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THE BRATTLEBORO DAILY REFORMER,1 FRIDAY, MAY 19, 1922.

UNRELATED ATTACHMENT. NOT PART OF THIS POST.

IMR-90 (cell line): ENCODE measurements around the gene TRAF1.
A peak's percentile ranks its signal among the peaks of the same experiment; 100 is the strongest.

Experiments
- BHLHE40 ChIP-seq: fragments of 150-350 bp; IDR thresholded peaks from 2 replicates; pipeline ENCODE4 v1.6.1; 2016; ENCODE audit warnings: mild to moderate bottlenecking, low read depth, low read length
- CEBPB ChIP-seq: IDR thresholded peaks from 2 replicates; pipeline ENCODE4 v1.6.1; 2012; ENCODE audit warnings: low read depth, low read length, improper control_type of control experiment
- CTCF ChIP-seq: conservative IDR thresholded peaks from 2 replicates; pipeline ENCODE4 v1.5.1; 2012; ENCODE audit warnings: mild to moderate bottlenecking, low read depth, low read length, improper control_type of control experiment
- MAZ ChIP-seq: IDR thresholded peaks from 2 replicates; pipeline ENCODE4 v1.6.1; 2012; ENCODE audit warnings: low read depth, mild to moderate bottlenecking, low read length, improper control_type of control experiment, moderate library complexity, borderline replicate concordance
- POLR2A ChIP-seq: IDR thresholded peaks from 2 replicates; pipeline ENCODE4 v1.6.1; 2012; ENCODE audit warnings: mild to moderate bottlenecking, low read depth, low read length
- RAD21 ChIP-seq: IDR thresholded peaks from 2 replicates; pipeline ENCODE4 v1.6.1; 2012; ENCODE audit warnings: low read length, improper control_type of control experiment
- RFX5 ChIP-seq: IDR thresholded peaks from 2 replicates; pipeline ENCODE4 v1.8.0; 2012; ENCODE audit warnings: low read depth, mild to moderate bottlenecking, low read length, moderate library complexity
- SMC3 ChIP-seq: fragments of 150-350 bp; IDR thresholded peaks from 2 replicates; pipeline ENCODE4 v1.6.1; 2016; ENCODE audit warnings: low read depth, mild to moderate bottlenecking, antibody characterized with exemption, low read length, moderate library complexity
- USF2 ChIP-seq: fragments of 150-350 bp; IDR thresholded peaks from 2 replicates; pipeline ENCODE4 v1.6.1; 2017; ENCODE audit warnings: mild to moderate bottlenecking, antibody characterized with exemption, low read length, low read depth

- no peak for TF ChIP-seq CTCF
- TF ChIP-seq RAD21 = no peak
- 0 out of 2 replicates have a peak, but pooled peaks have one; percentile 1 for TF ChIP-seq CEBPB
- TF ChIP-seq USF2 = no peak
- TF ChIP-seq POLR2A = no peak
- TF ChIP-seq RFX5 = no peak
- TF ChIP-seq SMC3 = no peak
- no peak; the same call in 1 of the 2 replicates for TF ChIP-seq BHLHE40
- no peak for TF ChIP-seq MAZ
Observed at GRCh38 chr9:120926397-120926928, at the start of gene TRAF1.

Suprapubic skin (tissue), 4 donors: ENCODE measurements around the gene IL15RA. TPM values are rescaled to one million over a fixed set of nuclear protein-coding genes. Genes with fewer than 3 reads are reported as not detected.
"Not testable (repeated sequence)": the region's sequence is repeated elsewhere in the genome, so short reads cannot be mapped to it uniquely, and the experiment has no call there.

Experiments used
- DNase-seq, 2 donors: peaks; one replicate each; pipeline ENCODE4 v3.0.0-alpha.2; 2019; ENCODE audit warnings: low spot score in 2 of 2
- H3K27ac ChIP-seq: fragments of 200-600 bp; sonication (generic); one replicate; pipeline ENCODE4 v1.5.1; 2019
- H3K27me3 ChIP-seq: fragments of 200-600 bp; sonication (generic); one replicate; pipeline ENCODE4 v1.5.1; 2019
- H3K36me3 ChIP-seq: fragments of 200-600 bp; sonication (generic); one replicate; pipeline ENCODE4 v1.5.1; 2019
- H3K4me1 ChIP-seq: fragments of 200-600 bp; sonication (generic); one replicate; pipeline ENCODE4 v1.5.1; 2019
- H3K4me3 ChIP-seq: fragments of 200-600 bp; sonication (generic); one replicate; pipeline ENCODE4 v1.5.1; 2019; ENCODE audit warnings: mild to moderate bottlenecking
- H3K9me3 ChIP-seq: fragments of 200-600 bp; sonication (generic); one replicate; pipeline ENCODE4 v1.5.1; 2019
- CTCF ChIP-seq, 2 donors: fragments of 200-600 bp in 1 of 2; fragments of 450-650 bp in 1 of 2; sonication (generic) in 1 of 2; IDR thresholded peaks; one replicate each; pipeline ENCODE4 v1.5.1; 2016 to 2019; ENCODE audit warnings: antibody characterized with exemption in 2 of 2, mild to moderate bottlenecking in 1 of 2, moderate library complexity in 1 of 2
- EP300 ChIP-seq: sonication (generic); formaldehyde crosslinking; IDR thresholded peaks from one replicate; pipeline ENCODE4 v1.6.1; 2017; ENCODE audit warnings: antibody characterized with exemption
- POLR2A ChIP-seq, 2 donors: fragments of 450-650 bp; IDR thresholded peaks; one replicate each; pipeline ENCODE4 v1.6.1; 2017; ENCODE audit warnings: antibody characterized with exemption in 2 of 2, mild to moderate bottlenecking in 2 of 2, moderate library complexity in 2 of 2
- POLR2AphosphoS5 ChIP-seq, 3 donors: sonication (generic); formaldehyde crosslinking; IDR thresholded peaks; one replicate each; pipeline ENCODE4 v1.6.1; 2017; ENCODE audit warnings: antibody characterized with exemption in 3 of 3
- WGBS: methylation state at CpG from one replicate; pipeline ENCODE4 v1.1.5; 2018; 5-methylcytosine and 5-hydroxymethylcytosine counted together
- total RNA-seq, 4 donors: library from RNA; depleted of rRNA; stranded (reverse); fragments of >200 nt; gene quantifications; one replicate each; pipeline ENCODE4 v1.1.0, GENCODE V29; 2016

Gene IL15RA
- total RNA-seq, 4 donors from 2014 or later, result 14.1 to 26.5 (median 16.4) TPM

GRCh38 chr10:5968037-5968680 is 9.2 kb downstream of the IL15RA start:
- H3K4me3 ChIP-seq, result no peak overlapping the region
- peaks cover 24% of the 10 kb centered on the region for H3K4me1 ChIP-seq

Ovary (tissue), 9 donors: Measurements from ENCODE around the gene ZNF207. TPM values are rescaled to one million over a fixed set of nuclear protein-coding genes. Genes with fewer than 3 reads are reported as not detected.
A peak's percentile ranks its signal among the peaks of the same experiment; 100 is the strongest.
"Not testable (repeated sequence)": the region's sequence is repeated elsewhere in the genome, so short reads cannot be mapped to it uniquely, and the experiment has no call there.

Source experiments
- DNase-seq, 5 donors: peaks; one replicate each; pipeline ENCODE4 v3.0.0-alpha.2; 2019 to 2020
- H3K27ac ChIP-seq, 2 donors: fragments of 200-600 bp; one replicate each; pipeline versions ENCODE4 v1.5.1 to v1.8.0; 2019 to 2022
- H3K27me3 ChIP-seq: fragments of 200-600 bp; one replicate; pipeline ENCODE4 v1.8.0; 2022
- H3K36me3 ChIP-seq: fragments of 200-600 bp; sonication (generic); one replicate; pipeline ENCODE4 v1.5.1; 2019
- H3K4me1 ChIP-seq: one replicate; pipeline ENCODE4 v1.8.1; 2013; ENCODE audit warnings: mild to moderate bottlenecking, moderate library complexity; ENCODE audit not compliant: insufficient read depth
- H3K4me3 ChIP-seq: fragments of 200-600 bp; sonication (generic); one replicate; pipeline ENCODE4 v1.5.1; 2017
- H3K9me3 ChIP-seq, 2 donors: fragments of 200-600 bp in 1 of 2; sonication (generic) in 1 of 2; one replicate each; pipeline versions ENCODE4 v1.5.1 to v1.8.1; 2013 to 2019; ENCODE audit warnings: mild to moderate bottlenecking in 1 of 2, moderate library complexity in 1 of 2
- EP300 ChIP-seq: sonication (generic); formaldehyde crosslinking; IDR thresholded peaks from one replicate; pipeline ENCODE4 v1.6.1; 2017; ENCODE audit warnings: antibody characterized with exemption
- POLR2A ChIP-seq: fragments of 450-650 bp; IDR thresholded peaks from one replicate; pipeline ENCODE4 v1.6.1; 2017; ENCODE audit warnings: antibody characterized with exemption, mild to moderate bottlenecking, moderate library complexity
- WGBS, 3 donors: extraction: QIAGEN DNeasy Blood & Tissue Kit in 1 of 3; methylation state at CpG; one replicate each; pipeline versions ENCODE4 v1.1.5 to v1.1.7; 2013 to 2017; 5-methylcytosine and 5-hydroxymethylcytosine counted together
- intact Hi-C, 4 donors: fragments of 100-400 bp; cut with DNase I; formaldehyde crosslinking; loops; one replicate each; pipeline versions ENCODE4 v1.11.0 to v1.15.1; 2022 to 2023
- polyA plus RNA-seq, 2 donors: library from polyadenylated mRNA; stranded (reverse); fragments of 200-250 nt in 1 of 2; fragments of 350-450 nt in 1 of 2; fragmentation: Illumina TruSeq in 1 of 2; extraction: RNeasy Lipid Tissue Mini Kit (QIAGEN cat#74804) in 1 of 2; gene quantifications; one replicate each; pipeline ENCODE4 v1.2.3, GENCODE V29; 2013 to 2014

(mait) (hops) THE FAMOUS SUDBURY MALT EXTRACT ABSOLUTELY PURE Recognized by the Medical Profession as Being the Greatest Tonic and Reconstructive There is Only One Sudbury "Accept No Substitutes" Put up in 2-lb. Sanitary Cans Price $1.10 the Can With four ounces choice hops, $1.25 Spnt Anywhere in New England by Parcel Post Prepaid Send Check or Money Order SUDBURY MALT PRODUCTS CO. 89 Sudbury St., Boston Tel. liowdoin 5284-W 5352 8 Safety A L The opportunity to secure shares of eight per cent cumulative preferred stock of the Rut land Marble Manufacturing Company at par, with a bonus of 50 per cent of common stock. $200 Price Per Unit $200 2 Shares 8 Per Cent Preferred Stock at par $200.00 1 Share Common Stock at par $100.00 Total par value , $300.00 This same unit which we are offering' to residents of the State of Vermont at S200 is now being sold for $300 per unit outside the state. This corporation was formed under Vermont laws in 1917 and has earned and paid its dividends from the very beginning. Purpose of this issue is to provide additional equipment to take care of increasing business. Buy now and get your dividend check July 15th. Write us for full information and easy payment plan. Remit by check or money order to Rutland Marble Mfg. Co., Inc. BRANDON, VERMONT ACT QUICKLY OR IT WILL BE TOO LATE E. A. BELLMORE, Treas. fX-rMX Of WW G-E-R-A-N-I-U-M-S all the flowers that come and go, the good old Geranium is still at the head of the li They are in full .bloom now aiid ready for your window boxes and flower beds. HOPKINS THE FLORIST Del icious Ice Cream mifv and Sodas L Our Soda Fountain business has been built up on the same policy which has made successful our large drug business. We serve only the purest' and best goods. The cream you buy here is absolutely fresh and pure; the syrups are selected carefully for quality; the fruits used are the freshest and finest we can buy. The quality of our goods and the satisfaction we give to everyone who comes here once is what we depend upon to bring them back again. Your continued patronage is what we are after and we strive in every possible way to deserve it. 'IMa g y mf . T. t - .1 ---- .- -. ... - irTT'Tir-i-r mr-nr - - Advertise Your To Rents in The Reformer. Sporting STANDING OF THE CLUBS. American League. Xew York, St. Louis. Philadelphia, Detroit, Cleveland, Boston, Chicago, Washington, New York, St. Louis, Pittsburgh, Chicago, Philadelphia, Brooklyn. Cincinnati, Boston, Won . Lost T.c. 21 11 .find 15) 12 .013 15 14 .M7 15. 15 .500 14 17 .451 13 14 .481 VI 17 .414 111 1J .387 nal League. Won Lost T.c. 20 11 . .045 17 12 .5N 15 12 .556 15 13 .530 11 14 .440 12 10 .420 13 IS .410 8 18 .307 GAMES TODAY. American League. St. Louis at Boston. Cleveland at New York. Detroit at Washington. Chicago at Philadelphia. , National League. Boston at Chicago. New York at Pittsburgh. Philadelphia at Cincinnati. Brooklyn at St. Louis. ' YESTERDAY'S GAMES. American League. All games, rain. National League. Brooklyn, ' . 7 0 0 St. Louis, 5 9 S Vance, Mamaux and Deberry ; Fertica, Barfoot and Ainsmith. All other games, rain. STOLTE'S ATHLETES GETTING IN TRIM Invitation Meet Here Next Week Sat urday and State Championship Meet in Burlington June 2 and 3. "Dode" Stolte's powerful high school track team is getting in shape for the lo cal invitation track meet to be held here May 27 and the state championship meet which is to be held at Burlington June 2 and 3. Unless the local team has a decided reversal of form they should again emerge state champions. There will be considerable ' competi tion at the invitation meet, as the Today PRINCESS THEATRE "7. P - t a: "The Wife Trap" WITH Mia May The Famous European Actress A throbbing emotion-drama that takes you inside the boudoirs of society. Filmed amid luxurious settings, including the real Monte Carlo. "From Soup to Nuts" Comedy INTERNATIONAL NEWS MATINEE 2.30 Admission: Child 10c, Adult 20c EVENING 7 and 8.45 Admission: Child 15c, Adult 2Sc TOMORROW Tom Mix IN "The Rough Diamond" A romance of modern chivalry, which sweeps from ranch life to a foreign republic. There is a circus in full blast, to say nothing of one of the real old-time street parades, with ele phants, clowns, wild animals, and even a calliope at the end of it. Al St. John IN "Special Delivery" A De Luxe Comedy Last Chapter of The Blue Fox Monday and Tuesday Rcdolf Valentino IN "The Wonderful Lover" 7 & 'A 60. & f 58 .57 S 23 SZ .23 S . 47 4t 5; " - Why does Rastus smile? Draw from one to two and so on to the end. Greenfield high school track team and the Springfield (Mat's.) Tech high school team will be here to unhold the honor of the Bay state. Tech has a well-bal anced team, while Greenfield i reputea to have a sensational distance runner. Keene also will send a team here. At the Burlington meet the local team will meet the strong Lyndon Institute team, which dfl not compete at the Middlebury meet. The locals' strength in the track events and in the discus throw, pole vault and shot put should be sufficient to pull them through by a good margin. NEW HAMPSHIRE WOOL GROWERS WELL PAID Farmers In Co-operative Tool Get 35 Cents Pound for Last Year's Clip Making New Tool. CONCORD, N. II., May 10. Checks totalling $10,018.90 were mailed yester dav to 200 wool growers who joined the pool of the New Hampshire Co-operative Marketing association during 1921, the sum representing the net proceeds real ized from the manufacture and sale of the wool grown by members of the pool during those 12 months. In all, 56.000 pound of wool were made into suitings, auto robes, blankets, and other articles during the year. These products brought the farmer 35 cents per ponnd for ' the vame' wool for wmcn-ne would have received 12 to IS cents per pound in the open market. Wool products of the co-operative asso ciation pool were sold in 20 states, 10 of which had regularly appointed agencies. Purchasers of goods have expressed en tire satisfaction with their goods. A new pool is at present being organ ized among wool growers of this state by James C. Farmer, general manager of the association, at headquarters in this city. Mr. Farmer stated yesterday that he had already sold in advance prac tically all the wool of the grade used in manufacturing suitings. MRS. NELSON ON WITNESS STAND Too Much Interference by Husband's Folks Wrecked Her Happiness. ; WINDSOR. May 19. Mrs. Homey n Nelson of Lincolnton. N. C. who is suing her parents-in-law, Mr. and Mrs. Thomas Nelson of West Pawlet, for alienation of the affections of her husband, on the witness stand in the federal caurt in Windsor yesterday recited the story of how the estrangement between herself and her husband took place. Too much interference on the part of her husband's folks caused her domestic unhappiness, she testified. Thomas Nelson, upon examination by J. W. Redmond, one of his counsel, said that he was worth $75,000 and that his wife, the co-defendant, had considerable money. Letters written by Mrs. Romeyn Nel son, after she returned home, concerning her feelings toward the Nelson family in AVest Pawlet were endearing in some in stances. In others she scolded her hus band for his attitude toward her. John II. Rudesell of Lincolnton, N. C, father of the plaintiff, testified regarding the behavior of Lis daughter after she returned home from Vermont. He said that she seemed to have lost all interest in life and that her general health was impaired as a result of her experience. SENATE REUNION JUNE 21-25. Meeting at Lake Mansfield Trout Club Banquet Saturday Evening. MONTPELIER, May 19. The mem bers of the 1921 senate will hold their second reunion June 24 and 15 at Lake Mansfield Trout slub in Stowe. Facili ties there will injure a pleasant outing ; side trip to Mt. Mansfield if desired. The rates are "$S per day. A banquet will be served Saturday evening. lion. Harvey R. Kingsley, president pro tem pore, will act as toastmaster. HINSDALE, N. II. Howard-Freeman. Miss Minnie Mae Howard, daughter of Mrs. Chcsley J. Cripns of 123 Davis Ustreet, and Arthur Henry Freeman, son ot iur. and .Mrs. Kalpa Freeman or Hinsdale, N. II.. were united in mar riage Tuesday afternoon by Rev. W. Henry McLean at the parsonage of the Methodist church, the single ring serv ice being used. They were attended by Miss Marion Holland, cousin of the bride, and Roger Freeman, brother of the groom. After the ceremony a wedding supper was served at the home of the bride, which was attended by the imme diate relatives. The house was prettily decorated in green and white, the color scheme being carried out in the decorat ing of the wedding cake, which was made by the bride's mother. Among the guests present were Mr. and Mrs. Charles Pratt of Keene, N. II., Mrs. O. L. Howe and daughter, Marion Holland, Alden and George Crinns of Rrattleboro. Vt., and Roger Freeman of Hinsdale, N. H. Mr. and Mrs. Freeman left by automobile Wednesday for a wedding trip to New York city. They will make their home in Hinsdale, N. II., after June 11. Greenfield Recorder. BRATTLEBORO PERSONAL in 1 w ers. J. Fr$lette has begun work as clerk the Latchis fruit store. ; morning to Boston for a few days' stay. Airs., j. is. any oi i.fVY jw viij ia at the Brooks House to remain a few days. Attorney M. V. Maurice has gone to Sheldon to see his mother, who m seriously ill. Mrs. May Aldrich, nurse, who has hm ill several weeks in the Memorin! hospital with pneumonia, is gaining. Ernest M. Goodenough is in llming n today on business at the boys' camp, here he is doing the electric wiring. George Whitney will finish work June in Houghton & Simonds's store and ill take a position with Slauley Btoth- s. ' i A foreran Sherman. whr hfl hnun dtukI. ing a few days in town, left today on a i . : . . .i . ... uusiucss inp iu me uurmern part oi tlie state. William Fish 1ms fin?ii1 the'Estey Organ Co., and has gone to vesc iiaven, uonn., 10 work in an organ factory. Mrs. John Flavin of Bellows Falls as called here yesterday by the death f her sister-in-law. Mrs Timnthir O'Connor. Afru "Va1ti AfnT-i.fl li (al... i - " .'it.jiiatu ua. muni a jnj- sition as clerk in Simons's Shop Unique. Shp nrevinnslv ivoa unnlAmJ ; n . v - - - i - ' ' 1U 1J. Mann s drygoods store. Dr. Lawrence F. Ileaphv of New York city came last night to visit his sisters, Miss Anna Ileaphy and Miss Ilegina Ileaphy of Cedar street. Mr. and Mrs. Robert C. Coombs and youngest son will leave tomorrow for New Haven, Conn., to visit in the home of their daughter, Mrs. Eudoff Turner. John Holbrook accompanied his father, E. F. Holbrook, here from Keene yes terday on a business trip. They were sruests over last night at the Brooks House. Miss Lizzie Stevens of Winchester, N. II., who formerly had a position several years in the office of the Dunham Broth ers company, is visiting friends in town this week. T. J. Coogan will leave Monday for Southern Pines to accompany Mrs. Coogan and son, Edward, to Brattleboro. Edward (5oogan has been ill there and is now confined to his bed. Mrs. II. C. Rice, Mrs. C. S. Hamilton, Mrs. A. V. Woodworth and Miss Flor ence Wellman went today to Fair Haven to attend the 10th annual conven tion of the state Parent-Teacher asso ciation. Mrs. W. J. Bigelow, president of the Brattleboro Woman's club, Mrs. C. L. Stickney, Mrs. Richard C. Averill, Mrs. Herbert G. Barber. Mrs. M. p. Maurice, Mrs. Harold E. Whitney, Mrs. F. E. Barber and Mrs. Murray M. Tucker, delegates. are in Montpclier today to attend the special meeting of the Ver mont Federation of Women's Clubs. Most of the women will return Saturday, but Mrs. Maurice and son will spend three weeks visiting in the northern part of the ttate. Annuities Times such as these demonstrate the value of a TRAVELERS ANNUITY CONTRACT It is the safest investment for an elderly man or wom an who is forced to derive a living from a limited amount of capital. ? A stock or bond yielding nine or ten per cent is usually "speculative." . , But if you are 60 or more you can obtain this or a larger percentage (depending on age) from a TRAVEL ERS ANNUITY for as long as you live, v If you want safety coupled with larger returns, there's nothing better than a TRAVELERS LIFE ANNUITY. . Fred W. Putnam Insurance Agency The Travelers Insurance Company State Agents Phone 54 . 20 American Bldg SOLOMAN PLEADS NOT GUILTY. Denies Implication in Flimflamming Springfield Fur Merchant. SPRINGFIELD, Mass.. May 19. Louis Soloman. of 1"0 Main street, ar rested Wednesday night on the charge of being implicated in defrauding Sam uel Futterman. furrier, of 310 Bridie street, out of $2,500 in a flim-flam game, pleaded not guilty in the police court yesterday. Bail was fixed at $3,500 and the case was continued to May 31 for trial. Futterman said that Soloman and a man named Stein were involved in a deal for furs in which Futterman was 'fleeced out of the sum mentioned which he with drew from a bank on the representation that the furs were a great bargain. I 1 j Cut oui ifxeWQm Miles Many steps make weary miles when you re heat irons and repeat walking from stove to iron ing board. Electricity is hotter than any stove fire. It travels faster and farther in a second than you can walk in a day. The "Thermax" Electric Iron is ready at hand wherever you stand. You can use it in the laundry, kitchen, or on the pool porch in Sum mer. No waiting for heat, no walking to get it. You'll do more and better handwork less tiring footwalk with the "Thermax." THIRTY-DAY SALE SPECIAL PRICE $4.98 Made and guaranteed by Landers, Frary & Clark Twin State Gas & Electric Company Service After Sale Phsm gi.i,ilitoiiirtiliiiMm; S3 S H-r- 2 Goodnow, Pearson & Hunt Braltleboro's Department Store 3 H s Here Are the New anamas 5 P Fancy Weave Tan Effect ennits $4 See the New 1922 Straws Now Is the Best Time to Select Yours . ' In readiness for you, we have gathered together in our Men's Furnish ings Department and in our reserve stock, collections of straw hats that . cover the entire field of styles. - ' : V:, j We'll guarantee that you will find so many models to suit you, that jj your selection will be easy and thoroughly satisfactory ' j : 5 Sailor Briin Sennits Will Lead They Are Made for Comfort as Well as Appearance $1.50, $1.95, $2.45 $3.00 to $5.00 ilili;!'l),i;:i,lL,ili:i:;;il1i;i.li!ii,ii;iil i wl 111.7 f I I I h r S' i I i i 4 $ I li f i S I i I I ' i JL. I i